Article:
Most of the American shotgun makers of the "classic" era made single-barrel trap guns, with Hunter Arms (L.C. Smith), Parker, Baker and Fox offering various grades of their respective designs. Ithaca however made a number of SBT guns of different design. The first two were designed by Emil Flues and both were every bit as good as the double that Mr. Flues also designed for Ithaca (I wish there were a font for sarcasm). The final Ithaca SBT was designed by Frank Knickerbocker and that is the gun that surpassed them all in design, strength and aesthetics. Indeed, the gun compares well with most modern-day trap singles and many are still in regular use. It is, objectively, the best of the classic era trap singles. Unfortunately, the Knick shared one design element with its predecessors, that being a triggerguard that seems to have been designed to win an ugly contest. The guards on Ithaca trap singles all lacked a "return" on the bow portion of the guard, where the strap portion splits off. The vast majority of them also possessed shapes that were anything but oval. The Knick is a good-looking design and it deserves better than the afterthought that passes for a triggerguard that comes from the factory. This particular Knick is also a Sousa-grade gun (named for John Phillips Sousa), so the new triggerguard would be engraved and inlaid to match the factory pattern. Apparently, being a very high grade gun didn't stop one (or more) incompetent buffoons (gunsmiths) from wreaking havoc upon it during its lifetime. The breechscrew was unsurprisingly mangled, as was the trigger's anti-rattle spring. The sear spring was some sort of "universal" replacement, the sear nose had been welded up (presumably to correct an earlier "trigger job") and the weld had predictably failed (I've written elsewhere about the folly of welding certain parts) and the forend's draw screw was cross-threaded. Alright, let's get to it.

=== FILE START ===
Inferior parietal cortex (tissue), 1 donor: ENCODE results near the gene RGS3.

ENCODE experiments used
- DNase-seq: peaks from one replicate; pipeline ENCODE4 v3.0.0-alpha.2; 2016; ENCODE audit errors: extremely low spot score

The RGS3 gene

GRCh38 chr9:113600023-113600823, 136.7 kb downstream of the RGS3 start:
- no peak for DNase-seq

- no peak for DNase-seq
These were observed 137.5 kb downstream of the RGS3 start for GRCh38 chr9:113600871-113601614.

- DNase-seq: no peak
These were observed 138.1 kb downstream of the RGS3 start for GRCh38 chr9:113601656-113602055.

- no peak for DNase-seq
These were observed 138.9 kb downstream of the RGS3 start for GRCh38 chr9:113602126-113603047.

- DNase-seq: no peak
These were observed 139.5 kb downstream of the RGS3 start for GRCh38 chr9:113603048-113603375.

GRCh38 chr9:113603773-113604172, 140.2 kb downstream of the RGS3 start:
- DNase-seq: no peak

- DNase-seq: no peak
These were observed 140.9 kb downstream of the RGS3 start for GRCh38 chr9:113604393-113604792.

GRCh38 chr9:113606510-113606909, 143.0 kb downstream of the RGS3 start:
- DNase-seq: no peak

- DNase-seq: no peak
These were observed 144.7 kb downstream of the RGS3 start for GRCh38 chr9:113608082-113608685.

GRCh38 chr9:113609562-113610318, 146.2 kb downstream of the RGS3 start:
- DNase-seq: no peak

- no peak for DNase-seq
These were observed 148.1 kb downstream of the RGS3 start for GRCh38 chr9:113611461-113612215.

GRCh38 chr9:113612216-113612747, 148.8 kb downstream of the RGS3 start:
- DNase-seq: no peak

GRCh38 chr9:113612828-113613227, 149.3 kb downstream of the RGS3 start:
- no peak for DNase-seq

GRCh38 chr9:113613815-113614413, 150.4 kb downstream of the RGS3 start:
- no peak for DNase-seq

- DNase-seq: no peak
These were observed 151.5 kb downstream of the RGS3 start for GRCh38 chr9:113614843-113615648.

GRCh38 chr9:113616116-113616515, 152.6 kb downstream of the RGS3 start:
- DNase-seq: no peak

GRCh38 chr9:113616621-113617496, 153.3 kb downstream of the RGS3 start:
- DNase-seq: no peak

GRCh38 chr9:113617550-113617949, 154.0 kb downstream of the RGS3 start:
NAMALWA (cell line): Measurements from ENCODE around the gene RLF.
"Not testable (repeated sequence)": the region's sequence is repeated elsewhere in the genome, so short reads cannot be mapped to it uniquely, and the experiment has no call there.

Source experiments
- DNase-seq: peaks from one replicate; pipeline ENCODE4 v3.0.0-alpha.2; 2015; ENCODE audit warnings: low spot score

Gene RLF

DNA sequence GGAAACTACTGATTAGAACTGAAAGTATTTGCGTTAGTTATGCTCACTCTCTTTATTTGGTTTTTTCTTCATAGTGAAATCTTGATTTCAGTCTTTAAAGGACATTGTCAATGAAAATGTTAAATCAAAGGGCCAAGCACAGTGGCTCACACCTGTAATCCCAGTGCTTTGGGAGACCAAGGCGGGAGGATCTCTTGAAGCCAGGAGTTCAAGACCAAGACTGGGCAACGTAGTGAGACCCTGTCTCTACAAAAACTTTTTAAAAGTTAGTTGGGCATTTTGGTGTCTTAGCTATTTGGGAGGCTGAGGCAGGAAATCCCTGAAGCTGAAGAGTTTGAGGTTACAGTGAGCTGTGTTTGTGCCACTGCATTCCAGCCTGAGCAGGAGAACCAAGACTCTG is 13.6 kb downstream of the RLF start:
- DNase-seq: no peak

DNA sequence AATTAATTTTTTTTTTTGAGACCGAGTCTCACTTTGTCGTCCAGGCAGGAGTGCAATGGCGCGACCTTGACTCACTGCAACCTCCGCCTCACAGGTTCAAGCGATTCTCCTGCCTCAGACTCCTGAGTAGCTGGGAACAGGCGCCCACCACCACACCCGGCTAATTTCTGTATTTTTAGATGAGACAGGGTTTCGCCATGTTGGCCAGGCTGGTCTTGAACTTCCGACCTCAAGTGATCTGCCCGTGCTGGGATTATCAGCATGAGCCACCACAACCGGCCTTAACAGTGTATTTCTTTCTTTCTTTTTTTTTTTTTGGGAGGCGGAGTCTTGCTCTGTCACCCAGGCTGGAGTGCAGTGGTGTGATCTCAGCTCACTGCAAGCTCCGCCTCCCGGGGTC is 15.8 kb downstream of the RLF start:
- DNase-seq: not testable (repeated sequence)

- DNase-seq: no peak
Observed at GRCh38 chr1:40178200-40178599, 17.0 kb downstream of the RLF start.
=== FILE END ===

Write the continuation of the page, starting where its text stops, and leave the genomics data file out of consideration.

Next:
The original triggerguard, ugh! (Note the dented wood.)
The new guard was mad to fit the original inletting, so that the gun could be returned to the factory original configuration. Because of the gold inlays, the frame could not be held in a vise, even with padded jaws (24K gold is REALLY soft), so I made a plate and stand-offs that mounted in the triggerplate screw holes and held the plate in the vise. The guard was fabricated in the usual fashion: bow, stud and strap, all welded after fitting. The screws are made in the usual manner.
The triggerplate is relieved where the strap meets it so that there isn't a "bump" in the grip. Because of the shape of the original guard, this relief is very far rearward and moving the relief forward would be readily apparent if the original guard were reinstalled. To accommodate this, I put a mating relief in the new guard so that it actually sits atop the triggerplate, and shaped the external contours to make it all blend together.
Looking better already...
The breechscrew is next. Beside the slot being mangled, Bubba also removed material from the underside of the head, presumably to align the slot.
The new screw: I know it's not aligned, that's because it's not tightened. I engraved the breech, triggerguard and grip cap screws here for two reasons, I can do Ithaca screw patterns asleep and fewer parts to mail to the engraver (and possibly get lost).
Onward and inward. I have no explanation for the anti-rattle spring, sometimes it's better to not know. Before I made the new spring, I machined a pocket to locate the bottom end.
Next was the sear. The previously welded part was scrap so I had to make a replacement from O1.
The finished job, the inlay and engraving of the guard are by Lee Griffiths and duplicate the factory work quite well. I repaired the dented wood around the guard and refinished and blended the repaired area.